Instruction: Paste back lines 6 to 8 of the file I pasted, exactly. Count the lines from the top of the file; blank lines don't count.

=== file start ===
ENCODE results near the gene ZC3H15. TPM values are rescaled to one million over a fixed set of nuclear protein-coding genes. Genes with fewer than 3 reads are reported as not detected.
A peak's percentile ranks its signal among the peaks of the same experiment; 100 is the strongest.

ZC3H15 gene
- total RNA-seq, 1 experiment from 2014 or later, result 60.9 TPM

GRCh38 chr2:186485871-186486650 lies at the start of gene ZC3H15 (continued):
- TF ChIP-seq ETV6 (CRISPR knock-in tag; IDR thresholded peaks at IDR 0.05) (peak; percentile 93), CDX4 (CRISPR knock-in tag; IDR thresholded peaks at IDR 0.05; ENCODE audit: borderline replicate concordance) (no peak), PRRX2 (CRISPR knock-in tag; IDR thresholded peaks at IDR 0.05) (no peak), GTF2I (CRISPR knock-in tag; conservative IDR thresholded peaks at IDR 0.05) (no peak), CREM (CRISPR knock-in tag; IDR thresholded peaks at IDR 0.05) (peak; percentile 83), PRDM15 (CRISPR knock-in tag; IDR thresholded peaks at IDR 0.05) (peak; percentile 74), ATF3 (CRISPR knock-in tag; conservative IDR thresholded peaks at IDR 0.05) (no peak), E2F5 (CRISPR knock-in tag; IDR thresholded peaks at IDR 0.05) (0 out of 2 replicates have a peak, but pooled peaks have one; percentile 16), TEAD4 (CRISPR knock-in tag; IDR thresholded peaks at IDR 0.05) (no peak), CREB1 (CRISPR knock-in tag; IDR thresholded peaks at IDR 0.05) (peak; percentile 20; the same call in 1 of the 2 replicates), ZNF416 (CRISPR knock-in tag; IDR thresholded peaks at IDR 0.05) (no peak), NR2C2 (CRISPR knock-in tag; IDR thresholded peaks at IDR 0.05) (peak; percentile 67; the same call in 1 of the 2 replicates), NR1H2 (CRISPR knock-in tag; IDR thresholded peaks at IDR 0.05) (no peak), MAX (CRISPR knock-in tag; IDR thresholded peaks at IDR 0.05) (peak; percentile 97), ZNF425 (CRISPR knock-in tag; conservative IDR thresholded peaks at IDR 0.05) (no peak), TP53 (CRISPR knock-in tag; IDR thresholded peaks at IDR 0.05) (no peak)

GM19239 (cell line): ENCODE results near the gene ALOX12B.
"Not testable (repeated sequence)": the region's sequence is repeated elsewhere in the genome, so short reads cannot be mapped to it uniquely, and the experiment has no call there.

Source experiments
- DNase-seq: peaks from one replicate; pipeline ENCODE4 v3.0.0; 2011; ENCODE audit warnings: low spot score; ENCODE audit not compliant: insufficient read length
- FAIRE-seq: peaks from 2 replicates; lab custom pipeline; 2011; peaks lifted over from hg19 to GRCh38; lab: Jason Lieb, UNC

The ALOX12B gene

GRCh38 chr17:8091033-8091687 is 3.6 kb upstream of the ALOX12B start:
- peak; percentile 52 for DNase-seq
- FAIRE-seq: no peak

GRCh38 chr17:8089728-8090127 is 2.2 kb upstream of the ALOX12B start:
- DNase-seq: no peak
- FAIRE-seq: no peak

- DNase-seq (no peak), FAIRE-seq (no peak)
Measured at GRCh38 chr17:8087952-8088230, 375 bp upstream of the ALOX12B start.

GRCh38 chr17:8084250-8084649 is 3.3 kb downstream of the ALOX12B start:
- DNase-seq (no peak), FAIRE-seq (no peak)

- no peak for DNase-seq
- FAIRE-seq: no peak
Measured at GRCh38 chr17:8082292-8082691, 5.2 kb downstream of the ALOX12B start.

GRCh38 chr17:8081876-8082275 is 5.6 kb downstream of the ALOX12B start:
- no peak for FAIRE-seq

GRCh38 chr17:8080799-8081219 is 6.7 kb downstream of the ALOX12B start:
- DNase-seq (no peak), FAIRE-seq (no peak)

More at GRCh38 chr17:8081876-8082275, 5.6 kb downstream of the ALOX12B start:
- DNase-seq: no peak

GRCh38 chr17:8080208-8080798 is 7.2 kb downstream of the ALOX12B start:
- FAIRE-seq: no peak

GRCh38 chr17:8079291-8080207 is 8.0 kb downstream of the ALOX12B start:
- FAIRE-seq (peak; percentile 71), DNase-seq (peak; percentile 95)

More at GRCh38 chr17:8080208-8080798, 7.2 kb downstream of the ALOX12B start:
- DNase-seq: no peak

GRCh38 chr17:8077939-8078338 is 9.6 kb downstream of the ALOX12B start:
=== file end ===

- TF ChIP-seq ETV6 (CRISPR knock-in tag; IDR thresholded peaks at IDR 0.05) (peak; percentile 93), CDX4 (CRISPR knock-in tag; IDR thresholded peaks at IDR 0.05; ENCODE audit: borderline replicate concordance) (no peak), PRRX2 (CRISPR knock-in tag; IDR thresholded peaks at IDR 0.05) (no peak), GTF2I (CRISPR knock-in tag; conservative IDR thresholded peaks at IDR 0.05) (no peak), CREM (CRISPR knock-in tag; IDR thresholded peaks at IDR 0.05) (peak; percentile 83), PRDM15 (CRISPR knock-in tag; IDR thresholded peaks at IDR 0.05) (peak; percentile 74), ATF3 (CRISPR knock-in tag; conservative IDR thresholded peaks at IDR 0.05) (no peak), E2F5 (CRISPR knock-in tag; IDR thresholded peaks at IDR 0.05) (0 out of 2 replicates have a peak, but pooled peaks have one; percentile 16), TEAD4 (CRISPR knock-in tag; IDR thresholded peaks at IDR 0.05) (no peak), CREB1 (CRISPR knock-in tag; IDR thresholded peaks at IDR 0.05) (peak; percentile 20; the same call in 1 of the 2 replicates), ZNF416 (CRISPR knock-in tag; IDR thresholded peaks at IDR 0.05) (no peak), NR2C2 (CRISPR knock-in tag; IDR thresholded peaks at IDR 0.05) (peak; percentile 67; the same call in 1 of the 2 replicates), NR1H2 (CRISPR knock-in tag; IDR thresholded peaks at IDR 0.05) (no peak), MAX (CRISPR knock-in tag; IDR thresholded peaks at IDR 0.05) (peak; percentile 97), ZNF425 (CRISPR knock-in tag; conservative IDR thresholded peaks at IDR 0.05) (no peak), TP53 (CRISPR knock-in tag; IDR thresholded peaks at IDR 0.05) (no peak)

GM19239 (cell line): ENCODE results near the gene ALOX12B.
"Not testable (repeated sequence)": the region's sequence is repeated elsewhere in the genome, so short reads cannot be mapped to it uniquely, and the experiment has no call there.